My father was rather a stylish man. Not in a way we’d understand these days. His clothes were not fashionable, his wardrobe was not bulging with options and he never knowingly wore a comfortable shoe. He was a Savile Row chap. His shirts were exquisitely handmade, his ties were silk and when he died he still had a wonderful tweed jacket, made for him in 1956, that my husband quickly pinched and now wears on a weekendly basis.
So you can imagine his view of Father’s Day. A trite occasion, he’d opine, invented by Hallmark to shift a little more volume. In fact, I think he viewed it with the same suspicion that he did water: not something to be drunk, but merely the place where fish fornicate. Anyway as a result it was extremely difficult to buy him a present. Not that I ever had any money as a child. So for the first ten years or so of my life, my father received anything suggested by Blue Peter.
I remember the look of ‘delight’ on his face when being presented with a box file for his ‘important papers’:- a Corn Flakes packet, placed on its side, with lid cut in the top, painted green with a brass paper fastener handle. Next was the large matchbox decorated with navy plastic buttons to put his ‘important things’ in. But the ‘desktop set’ was unsurpassed. Three Fairy liquid bottles cut in half, covered in virulently flowered sticky backed plastic and mounted on some card with double-sided sticky tape ‘for speed.’ I am not sure quite why I was in such a hurry. Why speed was of the essence. But there must have been much to do in the wilds of Warwickshire in 1976.
Needless to say each of these lovingly prepared items would slowly but surely find themselves in the rubbish bin within a gentle two to three week period. Although the desktop set did managed a full three months before it slipped off his desk and into the trash.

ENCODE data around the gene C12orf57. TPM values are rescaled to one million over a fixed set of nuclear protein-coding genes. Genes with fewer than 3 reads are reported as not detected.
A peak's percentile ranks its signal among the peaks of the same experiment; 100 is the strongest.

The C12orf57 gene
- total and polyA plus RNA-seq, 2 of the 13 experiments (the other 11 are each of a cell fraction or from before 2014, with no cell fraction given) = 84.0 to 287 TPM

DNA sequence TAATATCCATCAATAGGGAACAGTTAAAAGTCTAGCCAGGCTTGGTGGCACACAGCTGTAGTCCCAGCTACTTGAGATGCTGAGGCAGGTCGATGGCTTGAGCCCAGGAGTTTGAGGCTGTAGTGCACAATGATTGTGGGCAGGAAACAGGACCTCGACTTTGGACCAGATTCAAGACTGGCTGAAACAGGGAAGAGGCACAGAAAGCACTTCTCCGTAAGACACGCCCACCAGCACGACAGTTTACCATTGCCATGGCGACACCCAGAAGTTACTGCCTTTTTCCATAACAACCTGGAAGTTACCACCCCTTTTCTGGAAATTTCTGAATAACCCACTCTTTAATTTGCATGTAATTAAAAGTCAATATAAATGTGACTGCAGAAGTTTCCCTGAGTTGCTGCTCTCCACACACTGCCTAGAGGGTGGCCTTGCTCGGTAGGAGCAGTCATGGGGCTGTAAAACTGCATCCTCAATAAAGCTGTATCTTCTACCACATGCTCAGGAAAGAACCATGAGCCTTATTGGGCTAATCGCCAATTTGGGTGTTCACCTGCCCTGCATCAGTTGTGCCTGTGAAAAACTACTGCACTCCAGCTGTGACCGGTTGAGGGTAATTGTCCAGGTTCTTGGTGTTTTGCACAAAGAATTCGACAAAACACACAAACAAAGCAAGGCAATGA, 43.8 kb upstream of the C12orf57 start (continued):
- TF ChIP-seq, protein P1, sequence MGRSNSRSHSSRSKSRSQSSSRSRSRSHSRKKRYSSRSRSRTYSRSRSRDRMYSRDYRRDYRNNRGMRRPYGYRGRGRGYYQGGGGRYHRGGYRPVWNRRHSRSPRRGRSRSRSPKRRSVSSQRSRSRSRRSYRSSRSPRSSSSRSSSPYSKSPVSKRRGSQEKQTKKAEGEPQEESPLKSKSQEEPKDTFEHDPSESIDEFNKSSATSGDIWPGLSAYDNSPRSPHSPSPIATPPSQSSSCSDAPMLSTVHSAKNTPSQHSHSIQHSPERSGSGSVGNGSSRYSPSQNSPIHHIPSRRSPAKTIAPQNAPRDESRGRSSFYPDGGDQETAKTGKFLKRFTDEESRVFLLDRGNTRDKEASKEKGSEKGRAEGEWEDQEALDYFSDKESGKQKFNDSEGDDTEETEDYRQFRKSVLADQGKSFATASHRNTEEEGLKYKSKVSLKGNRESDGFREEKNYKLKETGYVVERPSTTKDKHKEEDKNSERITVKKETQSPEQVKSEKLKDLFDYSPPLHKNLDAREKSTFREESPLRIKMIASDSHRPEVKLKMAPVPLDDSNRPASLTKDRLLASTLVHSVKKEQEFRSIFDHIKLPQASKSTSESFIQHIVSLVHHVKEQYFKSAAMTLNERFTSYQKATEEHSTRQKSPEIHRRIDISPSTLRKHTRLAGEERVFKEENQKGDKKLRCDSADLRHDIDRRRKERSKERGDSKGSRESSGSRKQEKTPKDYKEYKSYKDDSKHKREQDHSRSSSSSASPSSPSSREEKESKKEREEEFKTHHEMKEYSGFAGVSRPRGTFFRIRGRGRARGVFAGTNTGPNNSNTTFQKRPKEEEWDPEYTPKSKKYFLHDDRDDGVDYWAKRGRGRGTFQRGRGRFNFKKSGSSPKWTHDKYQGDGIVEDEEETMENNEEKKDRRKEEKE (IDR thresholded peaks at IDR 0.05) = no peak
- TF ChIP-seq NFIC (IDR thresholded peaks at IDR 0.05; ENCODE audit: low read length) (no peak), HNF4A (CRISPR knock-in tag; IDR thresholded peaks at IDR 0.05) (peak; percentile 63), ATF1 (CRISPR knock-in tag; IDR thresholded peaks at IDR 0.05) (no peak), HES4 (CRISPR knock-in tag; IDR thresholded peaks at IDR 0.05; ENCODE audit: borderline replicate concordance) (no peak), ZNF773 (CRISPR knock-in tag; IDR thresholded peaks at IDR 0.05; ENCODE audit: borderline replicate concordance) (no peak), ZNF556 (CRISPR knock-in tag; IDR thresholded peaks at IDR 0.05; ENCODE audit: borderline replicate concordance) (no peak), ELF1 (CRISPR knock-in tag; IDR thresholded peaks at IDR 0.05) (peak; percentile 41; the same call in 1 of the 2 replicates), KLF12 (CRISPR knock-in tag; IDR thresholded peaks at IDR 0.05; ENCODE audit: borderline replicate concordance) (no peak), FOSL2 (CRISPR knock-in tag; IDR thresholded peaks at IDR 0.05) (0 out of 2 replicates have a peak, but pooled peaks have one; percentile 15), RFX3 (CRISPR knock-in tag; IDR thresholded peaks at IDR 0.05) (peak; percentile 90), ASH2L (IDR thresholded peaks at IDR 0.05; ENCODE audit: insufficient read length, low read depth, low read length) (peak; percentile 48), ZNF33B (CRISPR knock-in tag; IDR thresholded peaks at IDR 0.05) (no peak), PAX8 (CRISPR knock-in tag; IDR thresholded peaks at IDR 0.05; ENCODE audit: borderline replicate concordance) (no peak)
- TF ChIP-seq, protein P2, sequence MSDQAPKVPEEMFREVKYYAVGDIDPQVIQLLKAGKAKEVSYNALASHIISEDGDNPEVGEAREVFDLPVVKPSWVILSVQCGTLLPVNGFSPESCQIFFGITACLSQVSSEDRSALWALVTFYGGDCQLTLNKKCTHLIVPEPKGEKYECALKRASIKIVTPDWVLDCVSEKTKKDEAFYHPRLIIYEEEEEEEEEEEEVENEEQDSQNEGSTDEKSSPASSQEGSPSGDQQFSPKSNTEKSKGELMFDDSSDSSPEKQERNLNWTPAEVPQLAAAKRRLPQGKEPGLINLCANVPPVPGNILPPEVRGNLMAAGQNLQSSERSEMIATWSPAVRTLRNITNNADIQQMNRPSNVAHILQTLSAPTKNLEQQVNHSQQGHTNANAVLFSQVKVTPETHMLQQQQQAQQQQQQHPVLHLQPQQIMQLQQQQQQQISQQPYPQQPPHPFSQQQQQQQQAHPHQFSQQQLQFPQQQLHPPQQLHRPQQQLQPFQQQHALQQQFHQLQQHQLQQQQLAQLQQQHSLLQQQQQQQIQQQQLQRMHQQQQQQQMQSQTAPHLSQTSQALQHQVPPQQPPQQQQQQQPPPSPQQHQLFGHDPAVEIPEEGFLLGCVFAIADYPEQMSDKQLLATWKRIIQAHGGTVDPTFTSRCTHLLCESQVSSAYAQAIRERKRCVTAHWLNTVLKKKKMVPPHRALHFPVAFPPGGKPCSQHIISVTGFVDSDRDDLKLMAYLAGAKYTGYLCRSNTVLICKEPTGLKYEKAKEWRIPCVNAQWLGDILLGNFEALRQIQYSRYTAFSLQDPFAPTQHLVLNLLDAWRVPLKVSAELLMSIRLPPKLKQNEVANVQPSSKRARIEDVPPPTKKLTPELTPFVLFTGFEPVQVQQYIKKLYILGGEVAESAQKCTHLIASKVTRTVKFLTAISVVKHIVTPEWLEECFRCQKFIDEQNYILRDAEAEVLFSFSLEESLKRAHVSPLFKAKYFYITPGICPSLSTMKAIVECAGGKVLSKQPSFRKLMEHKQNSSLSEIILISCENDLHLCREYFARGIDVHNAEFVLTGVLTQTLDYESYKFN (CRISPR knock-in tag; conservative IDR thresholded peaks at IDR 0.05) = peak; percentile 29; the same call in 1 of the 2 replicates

But truth be told I have always found Father’s Day gifts, or indeed gifts for men in general, extremely difficult. What on earth do they ACTUALLY want? As I grew a little older I branched out down the socks, pants and handkerchief route, and, eventually, when I began to earn a little more money I ended up at shirts. But Christ, how tedious! Not only for me to buy but also for him to receive.
And then I had a breakthrough. Sadly my father had died by this point so he was never the recipient of these wise words. But I was discussing presents for my husband with a girlfriend of mine who just so happens to be a Princess (I know! Aren’t I so God damn chic!) and when a Princess proffers up a pearl it is one’s duty to listen and take notes.
“Well,” she said, with a delicate nod of her tiara-ed head. (I made that bit up, although she does have a couple of diamante headpieces from Accessorize). “There is this fabulous perfumier, Patricia de Nicolai, from the Guerlain family, and her aftershaves are the most delicious things you have ever smelt. Nicolai is the name and they’re ALL fabulous. But personally I recommend the New York. It really is, if I am being honest, a present to oneself.”
So off I trotted to a teeny tiny hidden outlet in South Kensington and shelled out on a bottle of New York and promptly gave it to my Less Attractive Half. Now, unlike my father who was strictly an Imperial Leather Man, my husband likes a splish and a splash in the morning. He is OBSESSED with Sisleyum for men and knows his Clinique from his Clearasil (strictly for emergencies only!). He eyed the bottle suspiciously. He was a Creed Green Tweed man; he rather likes Neville by Cowshed, but this? What the hell was this? He dabbed it on. And as waft, after delicious waft emanated from the bathroom and sensuously filled my nostrils, all I could think as I lay back in bed, my head against the soft pillows, was, “Yes! I am worth it! This is the nicest present I’ve ever had!”